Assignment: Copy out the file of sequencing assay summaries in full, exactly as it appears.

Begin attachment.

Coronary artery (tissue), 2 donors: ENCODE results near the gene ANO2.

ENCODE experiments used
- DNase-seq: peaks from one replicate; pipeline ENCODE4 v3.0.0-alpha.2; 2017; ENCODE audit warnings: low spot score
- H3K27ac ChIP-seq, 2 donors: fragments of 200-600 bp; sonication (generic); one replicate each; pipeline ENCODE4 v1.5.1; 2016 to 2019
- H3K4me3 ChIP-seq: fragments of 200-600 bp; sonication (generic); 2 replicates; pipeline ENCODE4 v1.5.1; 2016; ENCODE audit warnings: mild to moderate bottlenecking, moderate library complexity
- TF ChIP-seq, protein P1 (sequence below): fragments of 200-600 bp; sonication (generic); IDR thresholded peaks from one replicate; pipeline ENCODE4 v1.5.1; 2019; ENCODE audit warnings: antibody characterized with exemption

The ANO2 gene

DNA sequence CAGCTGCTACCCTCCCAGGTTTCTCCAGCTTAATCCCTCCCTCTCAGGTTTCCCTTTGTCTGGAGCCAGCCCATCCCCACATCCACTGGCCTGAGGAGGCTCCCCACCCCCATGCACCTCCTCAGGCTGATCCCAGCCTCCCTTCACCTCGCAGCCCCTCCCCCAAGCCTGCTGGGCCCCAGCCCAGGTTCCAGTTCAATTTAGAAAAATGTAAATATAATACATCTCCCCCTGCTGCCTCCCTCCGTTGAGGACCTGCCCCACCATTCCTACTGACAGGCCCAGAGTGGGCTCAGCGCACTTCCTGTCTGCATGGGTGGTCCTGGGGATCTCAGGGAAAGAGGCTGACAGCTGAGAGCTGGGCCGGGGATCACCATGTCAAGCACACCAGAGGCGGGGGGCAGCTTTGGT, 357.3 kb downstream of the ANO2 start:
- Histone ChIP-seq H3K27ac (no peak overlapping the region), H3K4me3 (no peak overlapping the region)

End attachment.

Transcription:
Coronary artery (tissue), 2 donors: ENCODE results near the gene ANO2.

ENCODE experiments used
- DNase-seq: peaks from one replicate; pipeline ENCODE4 v3.0.0-alpha.2; 2017; ENCODE audit warnings: low spot score
- H3K27ac ChIP-seq, 2 donors: fragments of 200-600 bp; sonication (generic); one replicate each; pipeline ENCODE4 v1.5.1; 2016 to 2019
- H3K4me3 ChIP-seq: fragments of 200-600 bp; sonication (generic); 2 replicates; pipeline ENCODE4 v1.5.1; 2016; ENCODE audit warnings: mild to moderate bottlenecking, moderate library complexity
- TF ChIP-seq, protein P1 (sequence below): fragments of 200-600 bp; sonication (generic); IDR thresholded peaks from one replicate; pipeline ENCODE4 v1.5.1; 2019; ENCODE audit warnings: antibody characterized with exemption

The ANO2 gene

DNA sequence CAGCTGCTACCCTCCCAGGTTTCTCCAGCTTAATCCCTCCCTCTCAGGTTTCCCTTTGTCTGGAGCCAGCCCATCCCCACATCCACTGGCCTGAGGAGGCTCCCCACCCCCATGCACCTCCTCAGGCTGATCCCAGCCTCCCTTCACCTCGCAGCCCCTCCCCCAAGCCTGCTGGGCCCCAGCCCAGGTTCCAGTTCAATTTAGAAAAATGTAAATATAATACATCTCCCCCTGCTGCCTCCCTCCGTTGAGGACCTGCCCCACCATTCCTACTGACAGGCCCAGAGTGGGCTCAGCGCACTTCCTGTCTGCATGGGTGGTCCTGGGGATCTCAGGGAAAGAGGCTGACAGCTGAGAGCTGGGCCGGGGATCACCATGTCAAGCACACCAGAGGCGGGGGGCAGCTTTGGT, 357.3 kb downstream of the ANO2 start:
- Histone ChIP-seq H3K27ac (no peak overlapping the region), H3K4me3 (no peak overlapping the region)